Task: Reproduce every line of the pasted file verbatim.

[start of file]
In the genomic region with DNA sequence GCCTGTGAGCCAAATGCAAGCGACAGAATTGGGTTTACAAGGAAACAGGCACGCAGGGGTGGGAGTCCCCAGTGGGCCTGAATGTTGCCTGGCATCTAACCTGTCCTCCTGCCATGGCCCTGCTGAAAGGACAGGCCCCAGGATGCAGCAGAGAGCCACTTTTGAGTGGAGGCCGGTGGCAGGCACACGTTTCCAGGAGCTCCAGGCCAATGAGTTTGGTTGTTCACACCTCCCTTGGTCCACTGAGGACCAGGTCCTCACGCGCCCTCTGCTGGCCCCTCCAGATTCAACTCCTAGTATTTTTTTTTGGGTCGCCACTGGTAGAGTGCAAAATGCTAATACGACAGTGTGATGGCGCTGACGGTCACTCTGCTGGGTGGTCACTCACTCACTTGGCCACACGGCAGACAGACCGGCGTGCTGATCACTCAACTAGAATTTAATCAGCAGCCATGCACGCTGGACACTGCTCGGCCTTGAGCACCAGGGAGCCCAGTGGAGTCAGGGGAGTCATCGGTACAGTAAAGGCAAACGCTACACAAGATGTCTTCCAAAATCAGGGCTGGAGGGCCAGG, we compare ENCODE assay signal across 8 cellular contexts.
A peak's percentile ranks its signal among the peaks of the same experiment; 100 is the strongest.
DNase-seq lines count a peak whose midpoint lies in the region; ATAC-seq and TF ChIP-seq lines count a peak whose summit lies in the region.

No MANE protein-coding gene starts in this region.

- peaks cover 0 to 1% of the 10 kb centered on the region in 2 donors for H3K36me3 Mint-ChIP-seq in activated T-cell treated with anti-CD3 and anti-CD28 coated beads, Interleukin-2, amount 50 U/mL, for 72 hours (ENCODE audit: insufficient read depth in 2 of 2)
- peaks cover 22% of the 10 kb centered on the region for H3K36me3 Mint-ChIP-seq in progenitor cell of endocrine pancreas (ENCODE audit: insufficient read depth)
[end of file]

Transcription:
In the genomic region with DNA sequence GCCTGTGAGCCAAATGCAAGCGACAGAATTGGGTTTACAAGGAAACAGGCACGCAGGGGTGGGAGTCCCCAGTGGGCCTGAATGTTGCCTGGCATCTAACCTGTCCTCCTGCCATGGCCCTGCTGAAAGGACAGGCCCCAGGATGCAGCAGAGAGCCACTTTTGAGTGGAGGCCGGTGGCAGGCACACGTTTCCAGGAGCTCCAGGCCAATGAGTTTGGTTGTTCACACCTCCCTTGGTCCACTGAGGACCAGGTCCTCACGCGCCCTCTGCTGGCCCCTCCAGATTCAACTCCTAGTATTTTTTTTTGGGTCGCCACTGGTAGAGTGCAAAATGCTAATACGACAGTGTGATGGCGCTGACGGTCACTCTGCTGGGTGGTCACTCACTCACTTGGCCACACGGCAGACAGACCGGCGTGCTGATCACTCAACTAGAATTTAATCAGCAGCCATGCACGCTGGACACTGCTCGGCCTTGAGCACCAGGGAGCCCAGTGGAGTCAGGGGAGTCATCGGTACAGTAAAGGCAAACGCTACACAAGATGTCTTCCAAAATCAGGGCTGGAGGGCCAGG, we compare ENCODE assay signal across 8 cellular contexts.
A peak's percentile ranks its signal among the peaks of the same experiment; 100 is the strongest.
DNase-seq lines count a peak whose midpoint lies in the region; ATAC-seq and TF ChIP-seq lines count a peak whose summit lies in the region.

No MANE protein-coding gene starts in this region.

- peaks cover 0 to 1% of the 10 kb centered on the region in 2 donors for H3K36me3 Mint-ChIP-seq in activated T-cell treated with anti-CD3 and anti-CD28 coated beads, Interleukin-2, amount 50 U/mL, for 72 hours (ENCODE audit: insufficient read depth in 2 of 2)
- peaks cover 22% of the 10 kb centered on the region for H3K36me3 Mint-ChIP-seq in progenitor cell of endocrine pancreas (ENCODE audit: insufficient read depth)